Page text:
A new policy for broadcast media in Bangladesh is raising questions about controls on free expression in the country. The draft National Broadcasting Policy for the Bangladesh television and radio media, approved by Bangladesh's cabinet early this month, mandates the formation of an independent commission that will monitor TV and radio news and programmes and a broadcasting law, to be enacted in the future.
A large political party Bangladesh Nationalist Party (BNP) has dubbed the National Broadcasting Policy as “regressive and intended to gag the media” and organized protest rallies against it.
In Bangladesh, there are approximately 24 privately-owned TV stations, 14 private radio stations and a number of community radio stations. The government owns one radio station and one television station. Bangladesh media is generally free although its ranked at 120th out of 178 countries on the Reporters Without Borders Press Freedom Index. The private media is owned by media houses financed by business conglomerates who backs different political parties. In absence of adequate policy and regulatory framework, influential media can sometimes get away with publishing propaganda materials, plagiarism, and even libelous content. This is rarely controlled by authorities, as the judicial process is lengthy, influenced by politics and in some cases corrupt.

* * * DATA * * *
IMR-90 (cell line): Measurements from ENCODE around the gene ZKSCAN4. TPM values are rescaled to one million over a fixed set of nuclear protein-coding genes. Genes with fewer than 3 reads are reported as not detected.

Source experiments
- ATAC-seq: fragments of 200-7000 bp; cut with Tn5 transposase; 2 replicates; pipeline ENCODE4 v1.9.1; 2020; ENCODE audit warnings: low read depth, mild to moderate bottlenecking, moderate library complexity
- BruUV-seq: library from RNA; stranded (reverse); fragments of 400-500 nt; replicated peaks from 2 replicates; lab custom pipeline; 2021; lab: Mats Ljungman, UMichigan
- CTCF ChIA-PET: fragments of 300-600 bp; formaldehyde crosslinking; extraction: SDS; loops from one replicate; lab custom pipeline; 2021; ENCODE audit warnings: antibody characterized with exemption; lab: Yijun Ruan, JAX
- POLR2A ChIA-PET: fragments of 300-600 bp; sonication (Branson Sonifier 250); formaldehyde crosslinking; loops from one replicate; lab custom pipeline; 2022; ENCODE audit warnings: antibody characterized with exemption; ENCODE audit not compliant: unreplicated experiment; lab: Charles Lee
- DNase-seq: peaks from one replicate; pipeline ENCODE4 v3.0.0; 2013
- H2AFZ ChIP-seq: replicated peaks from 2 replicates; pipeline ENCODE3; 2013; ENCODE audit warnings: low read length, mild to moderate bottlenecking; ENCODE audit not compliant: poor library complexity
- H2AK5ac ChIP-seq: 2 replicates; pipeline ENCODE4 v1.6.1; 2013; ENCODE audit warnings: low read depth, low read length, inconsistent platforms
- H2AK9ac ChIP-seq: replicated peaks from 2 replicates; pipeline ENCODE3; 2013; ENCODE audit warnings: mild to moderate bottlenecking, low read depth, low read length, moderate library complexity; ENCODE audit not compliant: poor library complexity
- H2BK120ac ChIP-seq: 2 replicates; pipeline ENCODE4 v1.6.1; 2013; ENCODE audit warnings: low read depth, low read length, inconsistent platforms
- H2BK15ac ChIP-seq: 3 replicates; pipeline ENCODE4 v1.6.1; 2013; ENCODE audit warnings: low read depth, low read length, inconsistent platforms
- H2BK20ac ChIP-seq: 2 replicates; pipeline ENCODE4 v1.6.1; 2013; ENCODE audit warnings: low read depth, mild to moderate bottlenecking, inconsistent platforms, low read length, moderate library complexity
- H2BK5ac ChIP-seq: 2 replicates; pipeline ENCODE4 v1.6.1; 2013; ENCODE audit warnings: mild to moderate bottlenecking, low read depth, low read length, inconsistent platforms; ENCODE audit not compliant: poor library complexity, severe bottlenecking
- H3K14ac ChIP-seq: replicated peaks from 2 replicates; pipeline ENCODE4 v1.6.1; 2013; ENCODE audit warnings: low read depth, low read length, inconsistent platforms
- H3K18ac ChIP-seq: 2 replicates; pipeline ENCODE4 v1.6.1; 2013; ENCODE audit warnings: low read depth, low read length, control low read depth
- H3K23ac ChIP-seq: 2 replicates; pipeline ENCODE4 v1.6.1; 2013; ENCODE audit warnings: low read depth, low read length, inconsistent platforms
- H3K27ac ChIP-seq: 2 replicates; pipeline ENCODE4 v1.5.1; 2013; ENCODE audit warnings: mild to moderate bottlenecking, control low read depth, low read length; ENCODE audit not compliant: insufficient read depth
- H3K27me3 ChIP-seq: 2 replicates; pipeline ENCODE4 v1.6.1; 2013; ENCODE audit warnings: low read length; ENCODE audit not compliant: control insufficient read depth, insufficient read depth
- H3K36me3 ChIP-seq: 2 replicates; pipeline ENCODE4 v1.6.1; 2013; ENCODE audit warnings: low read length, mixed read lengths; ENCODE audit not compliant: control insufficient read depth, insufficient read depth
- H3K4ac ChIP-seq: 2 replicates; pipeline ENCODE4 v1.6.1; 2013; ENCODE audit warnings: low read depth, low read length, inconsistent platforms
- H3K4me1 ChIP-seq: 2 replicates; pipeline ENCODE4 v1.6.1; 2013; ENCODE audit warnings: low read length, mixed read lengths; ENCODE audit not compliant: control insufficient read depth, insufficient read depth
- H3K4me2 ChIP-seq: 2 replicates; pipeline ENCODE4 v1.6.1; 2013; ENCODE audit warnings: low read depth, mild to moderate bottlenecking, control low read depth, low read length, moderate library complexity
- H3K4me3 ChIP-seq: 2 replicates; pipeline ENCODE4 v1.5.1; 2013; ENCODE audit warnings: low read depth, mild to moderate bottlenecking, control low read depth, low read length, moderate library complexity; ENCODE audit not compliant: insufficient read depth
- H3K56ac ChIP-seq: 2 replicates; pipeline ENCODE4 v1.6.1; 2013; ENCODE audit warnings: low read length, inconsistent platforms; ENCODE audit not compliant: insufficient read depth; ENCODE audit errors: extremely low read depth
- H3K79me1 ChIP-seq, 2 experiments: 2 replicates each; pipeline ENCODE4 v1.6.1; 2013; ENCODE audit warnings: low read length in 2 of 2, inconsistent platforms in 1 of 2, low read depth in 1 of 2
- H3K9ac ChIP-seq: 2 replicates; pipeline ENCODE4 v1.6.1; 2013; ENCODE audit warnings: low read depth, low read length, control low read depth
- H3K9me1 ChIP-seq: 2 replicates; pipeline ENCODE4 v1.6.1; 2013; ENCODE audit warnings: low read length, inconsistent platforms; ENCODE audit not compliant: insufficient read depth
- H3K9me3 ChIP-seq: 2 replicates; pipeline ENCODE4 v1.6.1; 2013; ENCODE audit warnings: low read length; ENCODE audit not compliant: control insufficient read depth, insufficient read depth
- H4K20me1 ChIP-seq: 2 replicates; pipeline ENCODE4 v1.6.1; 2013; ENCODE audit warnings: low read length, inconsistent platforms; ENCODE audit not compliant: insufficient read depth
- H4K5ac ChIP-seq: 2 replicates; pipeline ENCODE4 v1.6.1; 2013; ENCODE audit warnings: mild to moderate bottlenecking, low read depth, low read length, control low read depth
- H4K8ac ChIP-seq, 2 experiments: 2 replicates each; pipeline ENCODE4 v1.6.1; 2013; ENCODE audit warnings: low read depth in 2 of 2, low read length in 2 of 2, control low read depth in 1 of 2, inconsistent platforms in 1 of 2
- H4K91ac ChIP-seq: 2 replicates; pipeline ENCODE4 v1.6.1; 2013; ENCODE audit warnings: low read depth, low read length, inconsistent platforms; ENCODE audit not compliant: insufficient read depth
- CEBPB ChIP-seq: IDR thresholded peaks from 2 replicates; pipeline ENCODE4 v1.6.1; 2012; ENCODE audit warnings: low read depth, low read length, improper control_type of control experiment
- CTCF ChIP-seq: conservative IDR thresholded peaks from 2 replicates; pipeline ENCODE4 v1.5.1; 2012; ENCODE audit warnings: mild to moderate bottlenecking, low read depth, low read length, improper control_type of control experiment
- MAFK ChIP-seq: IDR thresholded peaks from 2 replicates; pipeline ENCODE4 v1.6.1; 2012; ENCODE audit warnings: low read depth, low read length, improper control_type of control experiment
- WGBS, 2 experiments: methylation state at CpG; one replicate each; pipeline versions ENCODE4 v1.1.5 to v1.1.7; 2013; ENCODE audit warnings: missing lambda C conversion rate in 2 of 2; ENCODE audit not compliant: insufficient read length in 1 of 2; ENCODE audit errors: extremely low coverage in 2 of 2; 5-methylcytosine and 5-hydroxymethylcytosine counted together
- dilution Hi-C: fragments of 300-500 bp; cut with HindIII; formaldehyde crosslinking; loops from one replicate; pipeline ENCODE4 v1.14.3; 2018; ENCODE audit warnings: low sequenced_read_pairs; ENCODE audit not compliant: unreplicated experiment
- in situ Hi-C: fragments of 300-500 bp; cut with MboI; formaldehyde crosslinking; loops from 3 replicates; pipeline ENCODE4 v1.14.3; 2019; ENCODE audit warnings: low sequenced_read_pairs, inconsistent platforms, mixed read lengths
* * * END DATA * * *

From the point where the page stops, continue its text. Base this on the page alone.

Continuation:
According to Section 39 of the Bangladesh Constitution, every citizen has the right to freedom of speech and expression and press freedom is protected. The Daily Prothom Alo, a large Bangla daily, mentions in an editorial that this new policy is contrary to people's constitutional rights:
[...] সম্প্রচার নীতিমালায় প্রতিষ্ঠানবিশেষের খবর প্রকাশের ওপর বিধিনিষেধ জারির কথা বলা হয়েছে। গণমাধ্যম কী প্রচার করবে, কী প্রচার করবে না, সেটি সরকার বা তথ্য মন্ত্রণালয় নীতিমালা জারি করে বলে দিতে পারে না।